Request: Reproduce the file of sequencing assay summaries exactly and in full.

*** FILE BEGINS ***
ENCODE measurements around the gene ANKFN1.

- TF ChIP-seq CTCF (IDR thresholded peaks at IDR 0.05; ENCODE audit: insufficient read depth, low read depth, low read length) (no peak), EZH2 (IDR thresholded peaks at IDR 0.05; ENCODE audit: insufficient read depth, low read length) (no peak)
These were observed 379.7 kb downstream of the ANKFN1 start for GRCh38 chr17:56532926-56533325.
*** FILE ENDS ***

ENCODE measurements around the gene ANKFN1.

- TF ChIP-seq CTCF (IDR thresholded peaks at IDR 0.05; ENCODE audit: insufficient read depth, low read depth, low read length) (no peak), EZH2 (IDR thresholded peaks at IDR 0.05; ENCODE audit: insufficient read depth, low read length) (no peak)
These were observed 379.7 kb downstream of the ANKFN1 start for GRCh38 chr17:56532926-56533325.